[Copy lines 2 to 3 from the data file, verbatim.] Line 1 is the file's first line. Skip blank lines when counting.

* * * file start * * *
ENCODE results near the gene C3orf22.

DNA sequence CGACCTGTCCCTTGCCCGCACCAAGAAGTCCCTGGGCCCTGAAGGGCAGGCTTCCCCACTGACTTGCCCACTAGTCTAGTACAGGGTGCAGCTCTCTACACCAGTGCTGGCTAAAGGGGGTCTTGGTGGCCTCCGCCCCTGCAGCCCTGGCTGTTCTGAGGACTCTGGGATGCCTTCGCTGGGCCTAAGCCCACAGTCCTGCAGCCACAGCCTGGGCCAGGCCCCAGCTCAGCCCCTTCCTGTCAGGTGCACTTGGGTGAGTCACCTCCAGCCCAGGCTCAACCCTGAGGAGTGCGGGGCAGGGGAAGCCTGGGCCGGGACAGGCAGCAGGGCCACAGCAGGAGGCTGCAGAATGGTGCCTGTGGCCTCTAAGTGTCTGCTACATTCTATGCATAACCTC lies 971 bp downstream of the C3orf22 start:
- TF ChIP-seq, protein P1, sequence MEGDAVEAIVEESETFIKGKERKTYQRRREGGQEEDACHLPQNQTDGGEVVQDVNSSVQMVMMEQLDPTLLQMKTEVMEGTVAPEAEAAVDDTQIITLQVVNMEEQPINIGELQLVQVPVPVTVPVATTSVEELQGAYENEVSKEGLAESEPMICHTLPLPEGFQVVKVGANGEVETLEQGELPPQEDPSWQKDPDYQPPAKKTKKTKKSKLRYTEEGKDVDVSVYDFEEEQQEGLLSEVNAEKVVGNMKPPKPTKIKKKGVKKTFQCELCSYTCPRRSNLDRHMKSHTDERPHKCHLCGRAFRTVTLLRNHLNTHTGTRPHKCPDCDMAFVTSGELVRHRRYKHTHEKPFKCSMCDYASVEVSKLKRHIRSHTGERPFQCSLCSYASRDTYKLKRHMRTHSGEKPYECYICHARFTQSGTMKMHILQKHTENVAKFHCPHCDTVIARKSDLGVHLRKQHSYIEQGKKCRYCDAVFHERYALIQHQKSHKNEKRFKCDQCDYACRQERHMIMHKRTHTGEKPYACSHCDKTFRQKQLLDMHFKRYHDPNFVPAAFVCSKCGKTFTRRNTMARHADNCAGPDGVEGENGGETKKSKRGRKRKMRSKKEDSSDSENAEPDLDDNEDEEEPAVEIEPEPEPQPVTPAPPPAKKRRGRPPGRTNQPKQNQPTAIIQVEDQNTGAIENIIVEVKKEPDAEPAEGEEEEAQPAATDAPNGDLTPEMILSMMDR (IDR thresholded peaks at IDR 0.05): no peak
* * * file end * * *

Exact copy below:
DNA sequence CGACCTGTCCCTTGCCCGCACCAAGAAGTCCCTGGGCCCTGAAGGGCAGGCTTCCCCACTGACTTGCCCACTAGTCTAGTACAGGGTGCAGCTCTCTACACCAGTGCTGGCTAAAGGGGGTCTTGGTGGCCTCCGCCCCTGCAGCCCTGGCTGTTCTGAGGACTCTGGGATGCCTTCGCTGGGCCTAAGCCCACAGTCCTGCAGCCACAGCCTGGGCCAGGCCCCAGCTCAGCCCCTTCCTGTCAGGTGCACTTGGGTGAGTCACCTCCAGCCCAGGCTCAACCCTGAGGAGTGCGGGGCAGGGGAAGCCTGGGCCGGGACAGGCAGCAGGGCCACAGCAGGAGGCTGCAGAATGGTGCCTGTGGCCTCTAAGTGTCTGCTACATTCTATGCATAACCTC lies 971 bp downstream of the C3orf22 start:
- TF ChIP-seq, protein P1, sequence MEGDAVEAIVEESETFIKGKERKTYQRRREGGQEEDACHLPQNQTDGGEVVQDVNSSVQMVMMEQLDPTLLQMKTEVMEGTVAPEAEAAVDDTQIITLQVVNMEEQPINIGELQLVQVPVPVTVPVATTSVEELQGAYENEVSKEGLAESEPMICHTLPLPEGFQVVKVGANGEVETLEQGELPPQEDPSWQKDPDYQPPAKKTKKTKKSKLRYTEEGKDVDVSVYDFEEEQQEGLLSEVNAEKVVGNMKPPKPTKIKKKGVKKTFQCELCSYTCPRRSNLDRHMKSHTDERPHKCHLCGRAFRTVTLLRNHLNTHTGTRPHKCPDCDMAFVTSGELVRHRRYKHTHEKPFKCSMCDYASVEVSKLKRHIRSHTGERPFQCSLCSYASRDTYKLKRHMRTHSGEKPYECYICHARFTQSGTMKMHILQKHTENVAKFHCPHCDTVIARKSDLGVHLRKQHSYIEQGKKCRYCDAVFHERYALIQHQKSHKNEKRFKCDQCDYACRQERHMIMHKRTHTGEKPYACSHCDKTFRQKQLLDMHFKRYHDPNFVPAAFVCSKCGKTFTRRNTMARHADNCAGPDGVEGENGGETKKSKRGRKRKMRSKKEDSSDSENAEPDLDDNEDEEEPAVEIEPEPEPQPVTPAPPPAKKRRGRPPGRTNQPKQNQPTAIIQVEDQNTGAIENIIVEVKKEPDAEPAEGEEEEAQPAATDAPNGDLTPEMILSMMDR (IDR thresholded peaks at IDR 0.05): no peak